She’s out for blood! Hoffman muses on her own show biz decay and the fact that she’s seems only to play ‘bit’ parts onstage [of course, not true] or land on the cutting room floor in her occasional bouts with Tinsel Town – or get fired before she even starts working.
A little show with a big heart, “Fay Lane’s Beauty Shop Stories” is an irresistible treat. Her tale, told mostly in song, is about growing up– a lonely, fat kid in small town Texas. Lane tells us about her one true friend – an imaginary one, Jesus. “For some reason,” she recalls, “Jesus smelled like hot buttered popcorn.”It’s not the kind of story a New York audience expects to hear, but Lane has such presence it becomes endearing.
Pee-wee Herman, a late 1980s television icon for kids, is making his Broadway debut, where the now mature adults, who were fans of the show, have turned out in force to revisit childhood memories. Even if the evening is little more than a recreation of his original show with the same cast of television characters, played by the actors who created their roles, rest assured Pee-wee does not disappoint.
Obie award winning downtown playwright Adam Rapp’s first full length play, Ghosts in the Cottonwoods,which premiered in Chicago 12 years ago, has been reworked as a gritty showcase for the brave downtown theatre company known as The Amoralists. Rapp is a prolific playwright/novelist and a runner up for the Pulitzer Prize for his play Red Light Winter. Together The Amoralists and Rapp make for a combustible evening of theater. Under Rapp’s guidance the actors of this little company have taken on added modulations missing from their earlier one dimensional over wrought style.Here in Rapp’s black comedy about a debauched family the actors are very good indeed without sacrificing their customary intensity.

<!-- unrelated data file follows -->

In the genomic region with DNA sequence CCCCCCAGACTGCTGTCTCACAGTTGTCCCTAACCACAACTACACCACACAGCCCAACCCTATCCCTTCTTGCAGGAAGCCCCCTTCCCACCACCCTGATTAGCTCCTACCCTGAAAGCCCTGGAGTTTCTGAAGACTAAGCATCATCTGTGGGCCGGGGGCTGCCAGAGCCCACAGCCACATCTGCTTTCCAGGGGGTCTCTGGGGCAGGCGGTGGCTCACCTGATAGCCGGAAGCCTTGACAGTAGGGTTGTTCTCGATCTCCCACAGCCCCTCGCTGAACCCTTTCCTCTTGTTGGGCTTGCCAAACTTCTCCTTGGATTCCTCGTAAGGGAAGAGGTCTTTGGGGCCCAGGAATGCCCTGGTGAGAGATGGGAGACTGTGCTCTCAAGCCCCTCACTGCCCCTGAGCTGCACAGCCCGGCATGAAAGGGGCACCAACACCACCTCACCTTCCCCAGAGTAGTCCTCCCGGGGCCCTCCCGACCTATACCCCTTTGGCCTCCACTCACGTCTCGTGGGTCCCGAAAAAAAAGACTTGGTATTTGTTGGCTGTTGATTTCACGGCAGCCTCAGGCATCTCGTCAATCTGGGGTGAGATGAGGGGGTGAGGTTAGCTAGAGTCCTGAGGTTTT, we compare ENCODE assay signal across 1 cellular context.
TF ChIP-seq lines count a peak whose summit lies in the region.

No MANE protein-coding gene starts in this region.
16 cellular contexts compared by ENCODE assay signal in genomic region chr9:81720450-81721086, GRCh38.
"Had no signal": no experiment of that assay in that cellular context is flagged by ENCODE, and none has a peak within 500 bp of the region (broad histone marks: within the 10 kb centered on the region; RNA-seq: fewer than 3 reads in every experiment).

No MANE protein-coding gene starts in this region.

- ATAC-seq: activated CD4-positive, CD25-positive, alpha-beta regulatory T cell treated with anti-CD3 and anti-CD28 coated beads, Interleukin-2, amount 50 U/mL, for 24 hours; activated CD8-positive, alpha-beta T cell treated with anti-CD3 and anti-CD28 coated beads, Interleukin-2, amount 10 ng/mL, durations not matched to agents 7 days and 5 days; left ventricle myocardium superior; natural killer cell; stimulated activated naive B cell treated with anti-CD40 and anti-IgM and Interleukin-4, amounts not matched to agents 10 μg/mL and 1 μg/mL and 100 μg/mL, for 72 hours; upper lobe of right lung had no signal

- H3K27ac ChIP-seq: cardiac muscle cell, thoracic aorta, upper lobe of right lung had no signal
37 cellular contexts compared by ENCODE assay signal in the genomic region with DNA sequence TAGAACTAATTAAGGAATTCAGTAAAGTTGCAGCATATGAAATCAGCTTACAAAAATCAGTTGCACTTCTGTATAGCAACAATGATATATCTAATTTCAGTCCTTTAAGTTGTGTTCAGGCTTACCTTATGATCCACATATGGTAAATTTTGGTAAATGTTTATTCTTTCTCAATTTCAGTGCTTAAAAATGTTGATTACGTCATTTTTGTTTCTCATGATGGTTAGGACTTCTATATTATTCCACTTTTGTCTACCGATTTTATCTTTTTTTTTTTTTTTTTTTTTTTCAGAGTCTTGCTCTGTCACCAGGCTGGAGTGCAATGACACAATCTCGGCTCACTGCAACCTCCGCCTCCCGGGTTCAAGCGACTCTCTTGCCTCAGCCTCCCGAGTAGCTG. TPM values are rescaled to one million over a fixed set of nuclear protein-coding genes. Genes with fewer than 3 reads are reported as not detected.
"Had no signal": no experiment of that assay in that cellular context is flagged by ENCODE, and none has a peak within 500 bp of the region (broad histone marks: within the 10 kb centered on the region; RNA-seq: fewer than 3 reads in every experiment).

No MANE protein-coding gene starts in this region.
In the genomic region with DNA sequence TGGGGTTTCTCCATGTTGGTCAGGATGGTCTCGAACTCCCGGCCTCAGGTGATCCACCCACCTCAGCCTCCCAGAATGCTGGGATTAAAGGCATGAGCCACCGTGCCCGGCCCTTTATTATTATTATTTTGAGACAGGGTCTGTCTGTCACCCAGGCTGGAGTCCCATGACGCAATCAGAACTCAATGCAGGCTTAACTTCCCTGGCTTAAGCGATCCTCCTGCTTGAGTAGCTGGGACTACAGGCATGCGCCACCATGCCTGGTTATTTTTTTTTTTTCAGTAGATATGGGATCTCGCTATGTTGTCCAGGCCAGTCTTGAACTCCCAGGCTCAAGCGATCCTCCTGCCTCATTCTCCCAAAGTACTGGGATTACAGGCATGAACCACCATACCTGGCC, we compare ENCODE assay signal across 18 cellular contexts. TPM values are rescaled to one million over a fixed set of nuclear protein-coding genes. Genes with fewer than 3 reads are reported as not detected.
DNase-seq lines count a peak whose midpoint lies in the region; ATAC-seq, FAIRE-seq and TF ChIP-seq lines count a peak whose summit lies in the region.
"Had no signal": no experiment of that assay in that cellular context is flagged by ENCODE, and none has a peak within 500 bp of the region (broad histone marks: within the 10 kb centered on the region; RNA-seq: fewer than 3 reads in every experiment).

"Women on the Verge of a Nervous Breakdown"… By Isa Goldberg The announcement of a Broadway musical with a cast of A list Broadway actors (Sherie Rene Scott, Patti LuPone, Laura Benanti, de’Adre Aziza, Mary Beth Peil, Brian Stokes Mitchell, Danny Burstein) and one American Idol (Justin Guarini), brings high expectations to the screen-to-stage adaptation of Almodovar’s 1988 film, “Women on the Verge of a Nervous Breakdown.” It’s the film that brought him an international reputation.
Another Star Turn for Cherry Jones By Isa Goldberg There are pleasures to savor – along with some disappointments – in this revival of George Bernard Shaw’s sentimental parlor comedy. Some of the most delectable moments arrive early in the first act when we are introduced to the principal characters.